The pedestrianisation of Oxford Street has been hotly contested ever since the ideas was conceived by BoJo. Now Mayor Sadiq Khan has promised that the famous location will be people only by the end of 2018.
No longer will you feel like an expert Londoner when you time your crossing in perfect motion with the traffic and terrified tourists around you.
Arriving at the same as the new Elizabeth line, thousands more commuters and tourists will be arriving at the gleaming new Bond Street station each day. Meaning whether you like it or not, the changes are necessary.
It’s officially confirmed that at least part of Oxford Street will become pedestrianised, banning cars and eliminating the notorious wall of red busses which have been clogging up the street for years.
The heart of W1 will fall silent
Last month the Evening Standard reported that despite the steady decline in bus journeys since the 1980s, most likely due to the improvement of tube services and the introduction of the overground, bus number shave remained the same. With toxic air levels reaching record high levels, it’s time for a change.
Oxford Street became the centre of commerce, a staple of the UK’s consumerist power back in the late 19th century and since then, has been the booming centre of the city where all major retailers have battled to have the flagship stores and show off their prominence.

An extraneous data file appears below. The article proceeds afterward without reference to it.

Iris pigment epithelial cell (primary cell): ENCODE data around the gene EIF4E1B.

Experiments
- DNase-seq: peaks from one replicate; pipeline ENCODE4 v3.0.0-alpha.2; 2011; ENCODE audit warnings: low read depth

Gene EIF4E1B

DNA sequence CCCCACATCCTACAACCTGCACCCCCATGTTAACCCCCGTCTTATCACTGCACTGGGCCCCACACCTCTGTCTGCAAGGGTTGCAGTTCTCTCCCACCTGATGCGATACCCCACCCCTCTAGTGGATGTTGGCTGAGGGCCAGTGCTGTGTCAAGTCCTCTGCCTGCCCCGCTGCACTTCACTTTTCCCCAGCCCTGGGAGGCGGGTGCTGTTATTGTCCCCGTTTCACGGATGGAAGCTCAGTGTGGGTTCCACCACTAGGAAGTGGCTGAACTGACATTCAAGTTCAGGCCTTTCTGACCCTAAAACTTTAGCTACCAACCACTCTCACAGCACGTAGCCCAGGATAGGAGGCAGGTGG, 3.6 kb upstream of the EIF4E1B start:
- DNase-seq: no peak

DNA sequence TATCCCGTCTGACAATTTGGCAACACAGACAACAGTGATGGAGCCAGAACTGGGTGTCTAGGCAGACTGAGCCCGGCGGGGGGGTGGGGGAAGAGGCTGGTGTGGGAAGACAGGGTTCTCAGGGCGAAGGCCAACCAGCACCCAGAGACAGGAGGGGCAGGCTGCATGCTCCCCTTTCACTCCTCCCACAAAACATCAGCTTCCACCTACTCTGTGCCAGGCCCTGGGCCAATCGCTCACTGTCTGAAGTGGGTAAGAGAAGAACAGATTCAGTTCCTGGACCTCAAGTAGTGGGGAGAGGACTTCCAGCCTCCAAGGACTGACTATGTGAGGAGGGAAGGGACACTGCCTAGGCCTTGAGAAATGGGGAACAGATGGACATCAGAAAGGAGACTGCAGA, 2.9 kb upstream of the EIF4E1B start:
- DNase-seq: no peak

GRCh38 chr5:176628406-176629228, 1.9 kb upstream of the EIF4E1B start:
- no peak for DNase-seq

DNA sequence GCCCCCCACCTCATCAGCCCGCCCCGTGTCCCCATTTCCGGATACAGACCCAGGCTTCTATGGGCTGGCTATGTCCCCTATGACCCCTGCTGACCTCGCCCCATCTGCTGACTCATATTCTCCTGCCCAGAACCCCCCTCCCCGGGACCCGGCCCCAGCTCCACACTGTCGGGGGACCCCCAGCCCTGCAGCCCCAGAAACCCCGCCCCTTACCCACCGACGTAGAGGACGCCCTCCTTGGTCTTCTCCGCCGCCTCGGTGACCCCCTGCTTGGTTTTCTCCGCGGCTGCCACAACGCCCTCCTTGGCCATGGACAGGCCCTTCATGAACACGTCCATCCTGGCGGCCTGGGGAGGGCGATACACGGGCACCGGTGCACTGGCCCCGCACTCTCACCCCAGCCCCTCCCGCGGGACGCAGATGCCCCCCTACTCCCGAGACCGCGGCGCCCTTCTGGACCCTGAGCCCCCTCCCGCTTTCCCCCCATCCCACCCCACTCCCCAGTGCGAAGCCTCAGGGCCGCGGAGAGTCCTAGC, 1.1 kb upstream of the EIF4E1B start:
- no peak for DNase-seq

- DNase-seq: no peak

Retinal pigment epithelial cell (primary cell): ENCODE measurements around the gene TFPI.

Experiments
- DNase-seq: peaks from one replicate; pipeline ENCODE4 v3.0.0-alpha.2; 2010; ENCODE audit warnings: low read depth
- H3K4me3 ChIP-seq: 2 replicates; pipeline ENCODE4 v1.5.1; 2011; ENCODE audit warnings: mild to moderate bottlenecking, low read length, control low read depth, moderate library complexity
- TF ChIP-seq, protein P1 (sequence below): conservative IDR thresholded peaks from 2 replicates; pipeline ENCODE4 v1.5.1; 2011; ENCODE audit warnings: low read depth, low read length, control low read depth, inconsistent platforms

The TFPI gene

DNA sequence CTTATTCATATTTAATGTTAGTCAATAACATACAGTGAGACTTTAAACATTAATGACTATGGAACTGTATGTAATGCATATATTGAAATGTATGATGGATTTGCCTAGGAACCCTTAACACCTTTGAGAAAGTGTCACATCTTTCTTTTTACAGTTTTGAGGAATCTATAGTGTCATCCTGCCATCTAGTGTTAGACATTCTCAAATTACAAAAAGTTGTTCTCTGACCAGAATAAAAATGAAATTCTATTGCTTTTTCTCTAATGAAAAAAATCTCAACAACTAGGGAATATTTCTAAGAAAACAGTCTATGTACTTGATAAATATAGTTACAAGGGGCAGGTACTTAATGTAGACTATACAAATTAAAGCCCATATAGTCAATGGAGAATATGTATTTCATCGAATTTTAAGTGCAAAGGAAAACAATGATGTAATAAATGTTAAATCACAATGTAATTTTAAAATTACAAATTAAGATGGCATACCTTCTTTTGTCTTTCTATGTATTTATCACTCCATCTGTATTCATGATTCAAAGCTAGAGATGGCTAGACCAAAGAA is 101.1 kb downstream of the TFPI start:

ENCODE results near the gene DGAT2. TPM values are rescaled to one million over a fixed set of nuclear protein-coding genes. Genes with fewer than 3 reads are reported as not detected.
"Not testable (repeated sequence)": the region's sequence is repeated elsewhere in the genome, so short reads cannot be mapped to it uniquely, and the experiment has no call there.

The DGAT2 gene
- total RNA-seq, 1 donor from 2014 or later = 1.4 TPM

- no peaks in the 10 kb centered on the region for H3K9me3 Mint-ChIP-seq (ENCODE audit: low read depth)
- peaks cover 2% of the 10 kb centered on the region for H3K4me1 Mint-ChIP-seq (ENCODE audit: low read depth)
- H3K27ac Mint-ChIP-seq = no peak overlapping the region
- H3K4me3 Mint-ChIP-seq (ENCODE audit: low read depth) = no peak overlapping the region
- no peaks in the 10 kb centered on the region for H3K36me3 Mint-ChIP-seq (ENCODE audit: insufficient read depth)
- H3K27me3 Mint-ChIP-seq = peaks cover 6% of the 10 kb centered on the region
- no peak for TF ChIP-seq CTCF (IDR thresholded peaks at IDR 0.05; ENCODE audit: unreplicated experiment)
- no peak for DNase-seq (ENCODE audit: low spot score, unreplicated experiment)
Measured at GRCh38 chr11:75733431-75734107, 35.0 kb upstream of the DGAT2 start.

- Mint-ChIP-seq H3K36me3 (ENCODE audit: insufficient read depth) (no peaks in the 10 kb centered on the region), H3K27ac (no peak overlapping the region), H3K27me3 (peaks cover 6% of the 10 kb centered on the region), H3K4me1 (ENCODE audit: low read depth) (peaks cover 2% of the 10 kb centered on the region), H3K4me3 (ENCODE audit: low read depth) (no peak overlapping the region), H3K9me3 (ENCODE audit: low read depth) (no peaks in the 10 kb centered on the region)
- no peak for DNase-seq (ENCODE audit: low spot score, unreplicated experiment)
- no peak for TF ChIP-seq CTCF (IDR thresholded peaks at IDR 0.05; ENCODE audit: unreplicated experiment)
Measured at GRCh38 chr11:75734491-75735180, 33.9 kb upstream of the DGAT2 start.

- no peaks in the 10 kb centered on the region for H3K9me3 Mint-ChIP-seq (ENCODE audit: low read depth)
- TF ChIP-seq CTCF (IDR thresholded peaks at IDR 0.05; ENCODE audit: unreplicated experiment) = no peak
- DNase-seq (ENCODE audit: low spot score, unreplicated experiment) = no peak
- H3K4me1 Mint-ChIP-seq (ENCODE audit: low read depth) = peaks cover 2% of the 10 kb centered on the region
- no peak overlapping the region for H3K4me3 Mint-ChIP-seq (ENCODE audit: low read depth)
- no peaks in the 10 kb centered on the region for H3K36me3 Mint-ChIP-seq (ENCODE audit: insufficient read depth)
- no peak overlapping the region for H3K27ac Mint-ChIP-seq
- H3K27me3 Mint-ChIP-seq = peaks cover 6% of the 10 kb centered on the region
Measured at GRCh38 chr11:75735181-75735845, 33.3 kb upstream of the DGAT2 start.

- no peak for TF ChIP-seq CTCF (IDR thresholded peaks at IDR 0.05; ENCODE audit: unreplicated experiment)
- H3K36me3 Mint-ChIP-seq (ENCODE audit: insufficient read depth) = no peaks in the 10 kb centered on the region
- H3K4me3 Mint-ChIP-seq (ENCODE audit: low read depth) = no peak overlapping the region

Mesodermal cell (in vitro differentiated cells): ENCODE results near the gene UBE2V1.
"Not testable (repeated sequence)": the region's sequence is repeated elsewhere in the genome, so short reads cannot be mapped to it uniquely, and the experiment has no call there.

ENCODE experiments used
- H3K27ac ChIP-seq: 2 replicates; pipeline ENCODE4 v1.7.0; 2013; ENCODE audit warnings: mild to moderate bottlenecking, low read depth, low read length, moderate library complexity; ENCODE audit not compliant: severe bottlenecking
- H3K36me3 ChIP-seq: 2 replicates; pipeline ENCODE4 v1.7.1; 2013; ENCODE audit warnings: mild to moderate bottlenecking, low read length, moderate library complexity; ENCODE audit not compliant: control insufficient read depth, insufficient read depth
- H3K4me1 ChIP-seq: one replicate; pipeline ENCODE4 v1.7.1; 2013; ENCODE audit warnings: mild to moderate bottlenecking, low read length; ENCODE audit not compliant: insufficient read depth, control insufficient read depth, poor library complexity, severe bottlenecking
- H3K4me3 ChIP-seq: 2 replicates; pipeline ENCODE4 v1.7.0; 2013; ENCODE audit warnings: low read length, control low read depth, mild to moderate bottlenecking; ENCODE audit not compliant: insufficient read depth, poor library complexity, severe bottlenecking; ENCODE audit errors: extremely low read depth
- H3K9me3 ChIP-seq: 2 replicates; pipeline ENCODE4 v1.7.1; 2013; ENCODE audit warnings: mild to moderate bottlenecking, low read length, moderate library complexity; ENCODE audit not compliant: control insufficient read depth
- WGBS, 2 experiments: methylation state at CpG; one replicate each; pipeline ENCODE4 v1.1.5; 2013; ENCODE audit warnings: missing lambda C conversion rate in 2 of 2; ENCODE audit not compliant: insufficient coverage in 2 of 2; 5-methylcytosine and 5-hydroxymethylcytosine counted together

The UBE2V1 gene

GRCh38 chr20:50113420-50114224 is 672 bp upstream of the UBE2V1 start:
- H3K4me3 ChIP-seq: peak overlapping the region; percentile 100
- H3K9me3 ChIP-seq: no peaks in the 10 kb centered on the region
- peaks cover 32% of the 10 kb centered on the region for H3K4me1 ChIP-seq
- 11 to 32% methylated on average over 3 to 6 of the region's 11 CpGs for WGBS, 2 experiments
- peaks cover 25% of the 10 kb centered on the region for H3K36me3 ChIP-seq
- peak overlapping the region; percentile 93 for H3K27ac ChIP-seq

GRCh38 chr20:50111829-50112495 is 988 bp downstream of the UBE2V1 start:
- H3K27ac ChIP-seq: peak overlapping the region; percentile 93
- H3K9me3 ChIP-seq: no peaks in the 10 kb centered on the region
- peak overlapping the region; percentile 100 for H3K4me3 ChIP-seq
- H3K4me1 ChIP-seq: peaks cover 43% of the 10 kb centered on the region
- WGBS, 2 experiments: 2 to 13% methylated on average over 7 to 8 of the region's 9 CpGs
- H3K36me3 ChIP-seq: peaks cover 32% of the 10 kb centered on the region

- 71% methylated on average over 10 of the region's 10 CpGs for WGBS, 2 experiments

The heart of the W1, it’s the intersection between the more upmarket Regents street, the head quarters of the London School of Fashion and the BBC.
With over 15 bus routes serving the the most famous 1.2 mile stretch of street in the world, where will they go now?
Well, the new human only zone will stretch from Marble Arch to Orchard Street and maybe even Tottenham Court road in the future. But initially, bus passengers will be dropped off not too far from current routes as the road will run just behind existing locations.
Disabled shoppers may face a harder time getting from one end of the street to another without the use of buses. However, this shouldn’t be a problem as accessibility in shops is becoming more widespread and the added room for manoeuvre will reduce the challenges disabled people face.
No matter what happens, the plan to make Oxford Street a safer and more inclusive shopping experience for all – Even Paddington.
By: Michael Ward| Subbing: Ainaa Mashrique